NEW YORK—CooperVision hosted an event here in early November to unveil new research indicating that parents are not well-informed about myopia. The event featured a panel discussion of the implications of the research and highlights from the Harris Poll survey results.

The panel included Melissa Musen Gerstein, a co-founder of the multimedia company The MOMS, who facilitated the discussion. Others panelists were: Jen Trachtenberg, MD, pediatrician and author who is based in New York City; Donna Mazyck, executive director of the National Association of School Nurses, and CooperVision’s Michele Andrews, OD, who is senior director, North America Professional and Academic Affairs.

The audience was comprised of trade and consumer journalists, who sat behind desks arranged classroom-style while sipping red and white sangria from containers meant to look like juice-boxes.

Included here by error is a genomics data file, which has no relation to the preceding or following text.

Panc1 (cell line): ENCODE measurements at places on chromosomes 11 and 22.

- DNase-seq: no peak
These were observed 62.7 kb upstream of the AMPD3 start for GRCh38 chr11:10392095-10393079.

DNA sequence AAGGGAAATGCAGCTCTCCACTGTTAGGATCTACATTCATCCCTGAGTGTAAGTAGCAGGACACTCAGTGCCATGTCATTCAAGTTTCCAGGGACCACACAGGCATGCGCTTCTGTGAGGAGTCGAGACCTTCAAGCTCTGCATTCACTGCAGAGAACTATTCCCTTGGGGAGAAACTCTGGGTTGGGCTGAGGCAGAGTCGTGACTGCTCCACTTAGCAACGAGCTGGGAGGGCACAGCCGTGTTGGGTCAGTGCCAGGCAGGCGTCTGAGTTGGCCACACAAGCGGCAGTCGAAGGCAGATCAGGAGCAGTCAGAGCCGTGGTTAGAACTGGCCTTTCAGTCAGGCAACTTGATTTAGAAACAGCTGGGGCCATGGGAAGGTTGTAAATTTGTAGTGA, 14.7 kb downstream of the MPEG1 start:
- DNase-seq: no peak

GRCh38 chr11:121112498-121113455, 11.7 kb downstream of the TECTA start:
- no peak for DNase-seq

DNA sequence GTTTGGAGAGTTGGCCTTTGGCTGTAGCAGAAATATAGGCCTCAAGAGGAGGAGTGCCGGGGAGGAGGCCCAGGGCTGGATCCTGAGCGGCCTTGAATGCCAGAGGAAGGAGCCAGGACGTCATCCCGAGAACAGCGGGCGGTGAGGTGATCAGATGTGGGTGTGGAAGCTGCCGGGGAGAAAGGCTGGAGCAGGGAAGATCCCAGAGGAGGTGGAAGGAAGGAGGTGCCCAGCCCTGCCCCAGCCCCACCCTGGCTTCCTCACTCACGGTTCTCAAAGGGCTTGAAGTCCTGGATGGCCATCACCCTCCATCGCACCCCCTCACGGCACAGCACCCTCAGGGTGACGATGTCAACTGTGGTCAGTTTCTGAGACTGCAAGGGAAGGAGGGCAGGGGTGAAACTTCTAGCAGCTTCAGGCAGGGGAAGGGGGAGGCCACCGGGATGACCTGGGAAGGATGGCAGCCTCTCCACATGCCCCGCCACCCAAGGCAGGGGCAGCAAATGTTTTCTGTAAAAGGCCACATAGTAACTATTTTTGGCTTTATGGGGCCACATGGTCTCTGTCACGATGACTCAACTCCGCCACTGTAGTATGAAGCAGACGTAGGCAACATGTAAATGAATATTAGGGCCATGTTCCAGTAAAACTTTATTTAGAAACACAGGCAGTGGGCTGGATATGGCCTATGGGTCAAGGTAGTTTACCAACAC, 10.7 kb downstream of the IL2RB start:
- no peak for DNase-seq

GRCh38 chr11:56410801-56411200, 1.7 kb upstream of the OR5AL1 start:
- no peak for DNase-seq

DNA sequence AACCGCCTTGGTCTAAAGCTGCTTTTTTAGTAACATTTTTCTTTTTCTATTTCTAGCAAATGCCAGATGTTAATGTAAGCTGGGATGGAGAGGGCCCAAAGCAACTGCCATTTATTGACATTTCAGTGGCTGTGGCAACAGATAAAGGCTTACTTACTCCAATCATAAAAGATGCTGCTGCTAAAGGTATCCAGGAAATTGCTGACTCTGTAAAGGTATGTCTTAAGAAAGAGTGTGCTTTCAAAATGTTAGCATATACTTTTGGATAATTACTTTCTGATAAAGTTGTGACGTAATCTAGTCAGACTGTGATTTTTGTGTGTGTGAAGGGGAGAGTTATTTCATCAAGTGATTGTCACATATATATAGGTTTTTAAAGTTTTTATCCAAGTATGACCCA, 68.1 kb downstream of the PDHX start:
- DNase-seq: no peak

The prevalence of digital devices means that all children today may be at greater risk for myopia, Trachtenberg noted in her opening remarks. “Parents give a phone or iPad to a child to self-sooth,” she said. That heavy digital device use is coupled with parents who know little-to-nothing about myopia, and the risk it poses to children’s development and eye health.

One-in-four children in the U.S. is myopic, but according to The Harris Poll survey results released the day of the event by CooperVision, only 33 percent of parents know what that term means, or how it can affect their children’s future eyesight. The survey was conducted among eyecare professionals (ECPs), including 155 optometrists and 158 ophthalmologists and 1,005 parents with children between 8-15 years old regarding their knowledge of myopia.